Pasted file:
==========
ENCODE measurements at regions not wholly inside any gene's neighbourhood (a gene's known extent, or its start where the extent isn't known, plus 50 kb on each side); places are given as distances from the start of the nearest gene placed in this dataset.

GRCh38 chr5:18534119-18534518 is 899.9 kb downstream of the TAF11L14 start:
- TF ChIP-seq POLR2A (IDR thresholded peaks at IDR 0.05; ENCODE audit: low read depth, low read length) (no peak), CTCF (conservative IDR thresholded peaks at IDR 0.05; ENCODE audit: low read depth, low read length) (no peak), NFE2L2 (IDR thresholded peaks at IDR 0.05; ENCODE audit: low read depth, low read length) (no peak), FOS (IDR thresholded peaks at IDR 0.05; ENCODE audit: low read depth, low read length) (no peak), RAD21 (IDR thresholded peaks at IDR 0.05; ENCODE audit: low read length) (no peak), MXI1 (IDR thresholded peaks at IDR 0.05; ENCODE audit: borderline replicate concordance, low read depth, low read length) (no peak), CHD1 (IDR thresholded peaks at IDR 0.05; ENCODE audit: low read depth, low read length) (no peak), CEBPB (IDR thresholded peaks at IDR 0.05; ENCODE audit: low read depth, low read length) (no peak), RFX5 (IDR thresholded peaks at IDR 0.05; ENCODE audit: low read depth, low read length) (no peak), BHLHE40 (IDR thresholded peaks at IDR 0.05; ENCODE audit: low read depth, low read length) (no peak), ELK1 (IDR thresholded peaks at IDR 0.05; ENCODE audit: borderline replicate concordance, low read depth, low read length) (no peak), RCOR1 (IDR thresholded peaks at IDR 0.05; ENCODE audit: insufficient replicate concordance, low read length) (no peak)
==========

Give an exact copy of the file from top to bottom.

ENCODE measurements at regions not wholly inside any gene's neighbourhood (a gene's known extent, or its start where the extent isn't known, plus 50 kb on each side); places are given as distances from the start of the nearest gene placed in this dataset.

GRCh38 chr5:18534119-18534518 is 899.9 kb downstream of the TAF11L14 start:
- TF ChIP-seq POLR2A (IDR thresholded peaks at IDR 0.05; ENCODE audit: low read depth, low read length) (no peak), CTCF (conservative IDR thresholded peaks at IDR 0.05; ENCODE audit: low read depth, low read length) (no peak), NFE2L2 (IDR thresholded peaks at IDR 0.05; ENCODE audit: low read depth, low read length) (no peak), FOS (IDR thresholded peaks at IDR 0.05; ENCODE audit: low read depth, low read length) (no peak), RAD21 (IDR thresholded peaks at IDR 0.05; ENCODE audit: low read length) (no peak), MXI1 (IDR thresholded peaks at IDR 0.05; ENCODE audit: borderline replicate concordance, low read depth, low read length) (no peak), CHD1 (IDR thresholded peaks at IDR 0.05; ENCODE audit: low read depth, low read length) (no peak), CEBPB (IDR thresholded peaks at IDR 0.05; ENCODE audit: low read depth, low read length) (no peak), RFX5 (IDR thresholded peaks at IDR 0.05; ENCODE audit: low read depth, low read length) (no peak), BHLHE40 (IDR thresholded peaks at IDR 0.05; ENCODE audit: low read depth, low read length) (no peak), ELK1 (IDR thresholded peaks at IDR 0.05; ENCODE audit: borderline replicate concordance, low read depth, low read length) (no peak), RCOR1 (IDR thresholded peaks at IDR 0.05; ENCODE audit: insufficient replicate concordance, low read length) (no peak)